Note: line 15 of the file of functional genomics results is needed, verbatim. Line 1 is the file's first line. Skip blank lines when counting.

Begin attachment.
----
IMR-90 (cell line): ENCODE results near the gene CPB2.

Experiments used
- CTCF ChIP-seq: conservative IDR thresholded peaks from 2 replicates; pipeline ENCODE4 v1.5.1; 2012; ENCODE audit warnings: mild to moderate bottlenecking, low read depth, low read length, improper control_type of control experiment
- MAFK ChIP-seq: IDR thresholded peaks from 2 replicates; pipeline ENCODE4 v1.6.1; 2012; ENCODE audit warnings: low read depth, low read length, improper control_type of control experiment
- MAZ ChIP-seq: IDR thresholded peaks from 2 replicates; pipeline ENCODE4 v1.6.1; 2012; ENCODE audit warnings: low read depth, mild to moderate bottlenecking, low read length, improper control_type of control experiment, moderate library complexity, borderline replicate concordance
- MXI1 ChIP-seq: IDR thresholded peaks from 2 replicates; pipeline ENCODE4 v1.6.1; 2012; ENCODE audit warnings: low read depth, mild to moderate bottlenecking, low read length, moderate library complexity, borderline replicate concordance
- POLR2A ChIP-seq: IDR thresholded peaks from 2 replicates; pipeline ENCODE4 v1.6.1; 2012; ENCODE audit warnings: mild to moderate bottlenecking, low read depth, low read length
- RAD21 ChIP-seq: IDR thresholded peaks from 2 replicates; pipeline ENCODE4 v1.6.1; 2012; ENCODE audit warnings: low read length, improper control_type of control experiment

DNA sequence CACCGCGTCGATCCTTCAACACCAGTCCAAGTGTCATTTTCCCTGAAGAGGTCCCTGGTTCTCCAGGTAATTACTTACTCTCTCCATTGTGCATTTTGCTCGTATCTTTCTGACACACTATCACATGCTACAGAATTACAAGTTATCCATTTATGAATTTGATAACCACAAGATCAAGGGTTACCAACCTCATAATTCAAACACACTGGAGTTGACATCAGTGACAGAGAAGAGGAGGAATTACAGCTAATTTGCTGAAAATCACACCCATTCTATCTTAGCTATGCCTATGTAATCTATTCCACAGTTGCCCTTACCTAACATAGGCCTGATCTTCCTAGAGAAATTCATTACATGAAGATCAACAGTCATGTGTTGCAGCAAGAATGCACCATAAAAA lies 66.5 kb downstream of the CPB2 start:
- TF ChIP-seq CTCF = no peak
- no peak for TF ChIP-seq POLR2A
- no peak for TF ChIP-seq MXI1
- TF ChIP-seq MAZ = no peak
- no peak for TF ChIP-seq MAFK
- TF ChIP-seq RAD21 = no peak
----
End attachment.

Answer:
- TF ChIP-seq RAD21 = no peak